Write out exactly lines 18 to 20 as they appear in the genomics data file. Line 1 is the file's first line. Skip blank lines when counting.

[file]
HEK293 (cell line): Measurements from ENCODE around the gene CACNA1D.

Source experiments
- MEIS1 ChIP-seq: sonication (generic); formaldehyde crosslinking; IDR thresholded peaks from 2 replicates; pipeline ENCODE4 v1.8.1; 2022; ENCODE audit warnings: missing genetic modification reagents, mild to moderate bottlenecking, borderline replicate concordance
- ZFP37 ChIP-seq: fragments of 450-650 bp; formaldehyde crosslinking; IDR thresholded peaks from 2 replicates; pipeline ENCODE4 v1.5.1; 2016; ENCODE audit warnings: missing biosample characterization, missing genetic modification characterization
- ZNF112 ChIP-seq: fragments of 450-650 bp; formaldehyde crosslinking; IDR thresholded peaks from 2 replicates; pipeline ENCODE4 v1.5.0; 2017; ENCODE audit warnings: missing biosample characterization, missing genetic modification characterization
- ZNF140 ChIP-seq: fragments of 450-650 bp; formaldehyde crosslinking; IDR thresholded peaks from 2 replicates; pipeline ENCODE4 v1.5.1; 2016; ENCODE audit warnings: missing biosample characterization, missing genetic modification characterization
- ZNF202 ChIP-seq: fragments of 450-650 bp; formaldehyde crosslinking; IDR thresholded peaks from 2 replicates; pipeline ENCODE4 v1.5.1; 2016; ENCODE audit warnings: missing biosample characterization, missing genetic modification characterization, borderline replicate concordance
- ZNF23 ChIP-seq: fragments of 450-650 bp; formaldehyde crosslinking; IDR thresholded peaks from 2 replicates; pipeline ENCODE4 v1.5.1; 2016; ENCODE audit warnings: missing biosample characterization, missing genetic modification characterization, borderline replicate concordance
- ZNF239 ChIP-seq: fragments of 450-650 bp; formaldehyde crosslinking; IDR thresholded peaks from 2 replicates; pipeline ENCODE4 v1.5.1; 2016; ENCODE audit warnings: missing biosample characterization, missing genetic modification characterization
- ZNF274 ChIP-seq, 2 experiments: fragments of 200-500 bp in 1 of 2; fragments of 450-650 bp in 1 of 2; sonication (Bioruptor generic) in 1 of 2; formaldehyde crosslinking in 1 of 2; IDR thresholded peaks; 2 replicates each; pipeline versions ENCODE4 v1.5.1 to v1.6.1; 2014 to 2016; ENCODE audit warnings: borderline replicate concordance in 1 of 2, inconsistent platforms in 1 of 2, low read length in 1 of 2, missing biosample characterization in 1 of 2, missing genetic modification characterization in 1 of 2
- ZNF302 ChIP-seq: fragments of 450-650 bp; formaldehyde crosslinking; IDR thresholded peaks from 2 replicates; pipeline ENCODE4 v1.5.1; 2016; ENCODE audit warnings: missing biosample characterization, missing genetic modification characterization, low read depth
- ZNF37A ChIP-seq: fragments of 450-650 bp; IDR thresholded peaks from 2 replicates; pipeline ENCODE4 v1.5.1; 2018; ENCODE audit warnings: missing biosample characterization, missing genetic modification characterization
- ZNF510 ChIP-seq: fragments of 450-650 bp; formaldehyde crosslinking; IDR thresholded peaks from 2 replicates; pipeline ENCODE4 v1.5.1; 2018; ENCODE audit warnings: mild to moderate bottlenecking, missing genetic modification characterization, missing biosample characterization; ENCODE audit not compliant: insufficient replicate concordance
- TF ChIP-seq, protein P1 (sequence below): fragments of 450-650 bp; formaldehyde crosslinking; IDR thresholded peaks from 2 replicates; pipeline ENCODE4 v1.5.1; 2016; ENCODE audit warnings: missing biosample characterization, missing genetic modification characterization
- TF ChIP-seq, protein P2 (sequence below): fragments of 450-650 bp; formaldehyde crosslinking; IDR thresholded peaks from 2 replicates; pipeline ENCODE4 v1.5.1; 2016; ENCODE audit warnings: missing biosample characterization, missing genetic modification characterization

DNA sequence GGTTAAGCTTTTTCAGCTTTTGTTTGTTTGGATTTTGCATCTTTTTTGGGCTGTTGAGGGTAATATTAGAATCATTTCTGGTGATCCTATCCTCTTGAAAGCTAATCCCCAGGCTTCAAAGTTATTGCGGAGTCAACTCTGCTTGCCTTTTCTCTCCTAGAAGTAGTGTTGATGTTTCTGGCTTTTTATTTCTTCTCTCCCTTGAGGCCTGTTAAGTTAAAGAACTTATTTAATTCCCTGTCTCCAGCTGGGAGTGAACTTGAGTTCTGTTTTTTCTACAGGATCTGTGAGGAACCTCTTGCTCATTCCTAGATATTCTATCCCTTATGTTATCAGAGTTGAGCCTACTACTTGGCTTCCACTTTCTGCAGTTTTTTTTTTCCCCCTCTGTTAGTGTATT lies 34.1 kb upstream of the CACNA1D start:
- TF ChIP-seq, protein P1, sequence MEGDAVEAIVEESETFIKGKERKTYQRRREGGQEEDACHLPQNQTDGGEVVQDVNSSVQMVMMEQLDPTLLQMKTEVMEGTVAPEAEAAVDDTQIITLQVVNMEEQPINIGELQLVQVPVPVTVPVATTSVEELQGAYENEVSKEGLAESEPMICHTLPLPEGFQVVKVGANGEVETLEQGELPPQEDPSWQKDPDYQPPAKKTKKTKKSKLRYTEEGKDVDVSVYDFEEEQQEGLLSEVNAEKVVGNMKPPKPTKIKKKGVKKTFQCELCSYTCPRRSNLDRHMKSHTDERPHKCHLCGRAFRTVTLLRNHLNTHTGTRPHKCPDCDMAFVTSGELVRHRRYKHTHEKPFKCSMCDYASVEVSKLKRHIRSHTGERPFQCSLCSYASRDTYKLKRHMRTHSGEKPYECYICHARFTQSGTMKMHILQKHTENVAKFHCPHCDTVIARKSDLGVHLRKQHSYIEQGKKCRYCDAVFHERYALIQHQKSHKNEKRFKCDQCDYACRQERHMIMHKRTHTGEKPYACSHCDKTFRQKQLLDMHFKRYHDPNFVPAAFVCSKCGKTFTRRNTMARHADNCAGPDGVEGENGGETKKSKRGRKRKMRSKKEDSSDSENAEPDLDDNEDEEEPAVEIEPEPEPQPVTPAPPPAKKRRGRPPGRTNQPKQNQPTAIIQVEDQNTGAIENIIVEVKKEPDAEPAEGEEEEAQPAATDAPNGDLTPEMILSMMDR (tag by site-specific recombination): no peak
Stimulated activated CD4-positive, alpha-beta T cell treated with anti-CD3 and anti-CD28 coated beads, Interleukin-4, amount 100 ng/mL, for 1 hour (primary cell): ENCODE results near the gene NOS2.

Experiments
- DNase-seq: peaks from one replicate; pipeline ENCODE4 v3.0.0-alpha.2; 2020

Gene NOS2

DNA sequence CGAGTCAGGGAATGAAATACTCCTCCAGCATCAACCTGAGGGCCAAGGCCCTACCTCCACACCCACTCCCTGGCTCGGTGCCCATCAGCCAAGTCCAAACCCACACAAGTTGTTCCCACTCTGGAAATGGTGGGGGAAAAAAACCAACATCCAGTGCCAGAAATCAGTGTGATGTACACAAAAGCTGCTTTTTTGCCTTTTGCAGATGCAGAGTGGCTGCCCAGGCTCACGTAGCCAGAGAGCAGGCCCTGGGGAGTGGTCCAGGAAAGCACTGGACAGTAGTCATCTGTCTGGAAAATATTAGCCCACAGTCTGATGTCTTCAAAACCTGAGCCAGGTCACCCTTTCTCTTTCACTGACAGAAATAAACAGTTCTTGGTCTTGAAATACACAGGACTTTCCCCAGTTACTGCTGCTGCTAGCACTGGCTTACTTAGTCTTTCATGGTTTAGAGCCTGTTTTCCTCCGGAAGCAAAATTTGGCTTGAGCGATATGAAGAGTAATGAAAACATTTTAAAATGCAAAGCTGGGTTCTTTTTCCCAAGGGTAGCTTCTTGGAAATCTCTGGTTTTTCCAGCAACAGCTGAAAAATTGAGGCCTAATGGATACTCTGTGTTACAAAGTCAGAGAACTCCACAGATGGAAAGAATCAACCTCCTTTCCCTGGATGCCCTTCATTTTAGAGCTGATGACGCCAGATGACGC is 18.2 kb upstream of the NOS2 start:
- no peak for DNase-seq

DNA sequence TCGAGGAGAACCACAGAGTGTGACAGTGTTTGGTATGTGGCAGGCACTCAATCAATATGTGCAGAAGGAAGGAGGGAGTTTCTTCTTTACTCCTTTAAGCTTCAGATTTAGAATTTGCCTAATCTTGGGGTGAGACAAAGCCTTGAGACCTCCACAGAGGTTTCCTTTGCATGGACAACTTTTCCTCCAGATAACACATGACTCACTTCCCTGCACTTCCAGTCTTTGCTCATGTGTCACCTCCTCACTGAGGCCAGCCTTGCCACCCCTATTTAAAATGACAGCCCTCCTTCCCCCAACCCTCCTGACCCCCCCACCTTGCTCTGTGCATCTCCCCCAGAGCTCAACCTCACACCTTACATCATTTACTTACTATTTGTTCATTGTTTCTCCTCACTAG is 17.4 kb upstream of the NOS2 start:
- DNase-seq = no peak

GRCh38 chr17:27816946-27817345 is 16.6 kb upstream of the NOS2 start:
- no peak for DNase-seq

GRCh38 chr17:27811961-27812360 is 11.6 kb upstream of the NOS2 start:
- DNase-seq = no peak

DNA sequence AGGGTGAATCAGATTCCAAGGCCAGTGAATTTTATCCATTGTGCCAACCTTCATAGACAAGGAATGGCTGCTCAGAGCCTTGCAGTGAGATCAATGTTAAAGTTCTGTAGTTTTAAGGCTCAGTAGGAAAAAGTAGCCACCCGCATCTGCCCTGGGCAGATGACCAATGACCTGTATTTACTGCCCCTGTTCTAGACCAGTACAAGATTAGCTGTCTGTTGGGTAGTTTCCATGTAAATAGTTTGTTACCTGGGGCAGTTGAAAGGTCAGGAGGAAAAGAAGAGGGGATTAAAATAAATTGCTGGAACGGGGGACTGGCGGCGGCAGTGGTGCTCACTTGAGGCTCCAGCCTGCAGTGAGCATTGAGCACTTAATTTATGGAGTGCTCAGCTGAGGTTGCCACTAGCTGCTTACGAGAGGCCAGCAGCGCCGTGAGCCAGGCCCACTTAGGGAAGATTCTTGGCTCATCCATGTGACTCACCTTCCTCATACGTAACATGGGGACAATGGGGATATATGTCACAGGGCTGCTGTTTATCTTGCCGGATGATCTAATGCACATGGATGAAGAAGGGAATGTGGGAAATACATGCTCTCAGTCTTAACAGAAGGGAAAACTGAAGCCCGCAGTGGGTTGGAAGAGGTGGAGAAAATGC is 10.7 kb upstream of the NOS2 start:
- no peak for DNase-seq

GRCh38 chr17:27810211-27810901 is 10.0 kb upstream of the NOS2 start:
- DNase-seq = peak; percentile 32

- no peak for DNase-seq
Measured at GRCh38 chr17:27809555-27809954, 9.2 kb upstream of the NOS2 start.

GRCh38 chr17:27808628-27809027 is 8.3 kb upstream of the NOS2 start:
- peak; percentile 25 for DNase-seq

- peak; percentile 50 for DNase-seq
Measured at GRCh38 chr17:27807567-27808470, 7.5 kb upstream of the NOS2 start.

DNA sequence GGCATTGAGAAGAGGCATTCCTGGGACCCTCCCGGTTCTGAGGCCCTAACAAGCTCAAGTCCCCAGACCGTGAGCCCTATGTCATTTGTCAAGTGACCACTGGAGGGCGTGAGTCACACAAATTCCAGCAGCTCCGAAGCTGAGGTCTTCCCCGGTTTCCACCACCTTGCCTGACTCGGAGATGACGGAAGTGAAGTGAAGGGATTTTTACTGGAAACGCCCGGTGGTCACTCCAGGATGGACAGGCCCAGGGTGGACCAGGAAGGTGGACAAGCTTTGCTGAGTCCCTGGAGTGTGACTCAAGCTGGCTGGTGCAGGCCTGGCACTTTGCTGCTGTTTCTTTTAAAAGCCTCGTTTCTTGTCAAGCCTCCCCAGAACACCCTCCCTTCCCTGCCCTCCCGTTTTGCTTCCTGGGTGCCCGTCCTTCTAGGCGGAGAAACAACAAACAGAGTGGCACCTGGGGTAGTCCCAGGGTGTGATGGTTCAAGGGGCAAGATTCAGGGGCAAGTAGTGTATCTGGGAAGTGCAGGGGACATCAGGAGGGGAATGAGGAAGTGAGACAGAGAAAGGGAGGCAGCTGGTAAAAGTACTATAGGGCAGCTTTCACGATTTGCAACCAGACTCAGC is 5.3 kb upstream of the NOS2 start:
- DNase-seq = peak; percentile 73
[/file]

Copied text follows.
Stimulated activated CD4-positive, alpha-beta T cell treated with anti-CD3 and anti-CD28 coated beads, Interleukin-4, amount 100 ng/mL, for 1 hour (primary cell): ENCODE results near the gene NOS2.

Experiments
- DNase-seq: peaks from one replicate; pipeline ENCODE4 v3.0.0-alpha.2; 2020